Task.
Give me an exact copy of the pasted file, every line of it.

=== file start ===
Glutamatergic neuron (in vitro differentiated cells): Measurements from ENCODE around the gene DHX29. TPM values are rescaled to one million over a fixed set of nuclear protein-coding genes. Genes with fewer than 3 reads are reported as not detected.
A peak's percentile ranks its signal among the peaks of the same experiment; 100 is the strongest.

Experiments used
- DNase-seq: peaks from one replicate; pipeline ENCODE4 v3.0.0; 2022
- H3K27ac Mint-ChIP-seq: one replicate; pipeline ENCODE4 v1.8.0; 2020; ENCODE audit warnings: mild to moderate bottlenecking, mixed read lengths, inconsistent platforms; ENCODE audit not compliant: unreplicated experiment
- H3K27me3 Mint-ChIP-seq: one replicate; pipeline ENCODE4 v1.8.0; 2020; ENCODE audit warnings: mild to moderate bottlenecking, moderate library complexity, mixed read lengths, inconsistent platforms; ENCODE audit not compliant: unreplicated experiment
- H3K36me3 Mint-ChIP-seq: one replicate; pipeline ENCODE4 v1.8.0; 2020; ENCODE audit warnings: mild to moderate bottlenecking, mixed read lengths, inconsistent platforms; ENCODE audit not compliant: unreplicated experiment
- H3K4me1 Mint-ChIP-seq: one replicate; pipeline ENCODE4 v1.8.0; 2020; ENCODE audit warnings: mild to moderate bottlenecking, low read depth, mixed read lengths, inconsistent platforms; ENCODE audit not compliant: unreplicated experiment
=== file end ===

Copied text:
Glutamatergic neuron (in vitro differentiated cells): Measurements from ENCODE around the gene DHX29. TPM values are rescaled to one million over a fixed set of nuclear protein-coding genes. Genes with fewer than 3 reads are reported as not detected.
A peak's percentile ranks its signal among the peaks of the same experiment; 100 is the strongest.

Experiments used
- DNase-seq: peaks from one replicate; pipeline ENCODE4 v3.0.0; 2022
- H3K27ac Mint-ChIP-seq: one replicate; pipeline ENCODE4 v1.8.0; 2020; ENCODE audit warnings: mild to moderate bottlenecking, mixed read lengths, inconsistent platforms; ENCODE audit not compliant: unreplicated experiment
- H3K27me3 Mint-ChIP-seq: one replicate; pipeline ENCODE4 v1.8.0; 2020; ENCODE audit warnings: mild to moderate bottlenecking, moderate library complexity, mixed read lengths, inconsistent platforms; ENCODE audit not compliant: unreplicated experiment
- H3K36me3 Mint-ChIP-seq: one replicate; pipeline ENCODE4 v1.8.0; 2020; ENCODE audit warnings: mild to moderate bottlenecking, mixed read lengths, inconsistent platforms; ENCODE audit not compliant: unreplicated experiment
- H3K4me1 Mint-ChIP-seq: one replicate; pipeline ENCODE4 v1.8.0; 2020; ENCODE audit warnings: mild to moderate bottlenecking, low read depth, mixed read lengths, inconsistent platforms; ENCODE audit not compliant: unreplicated experiment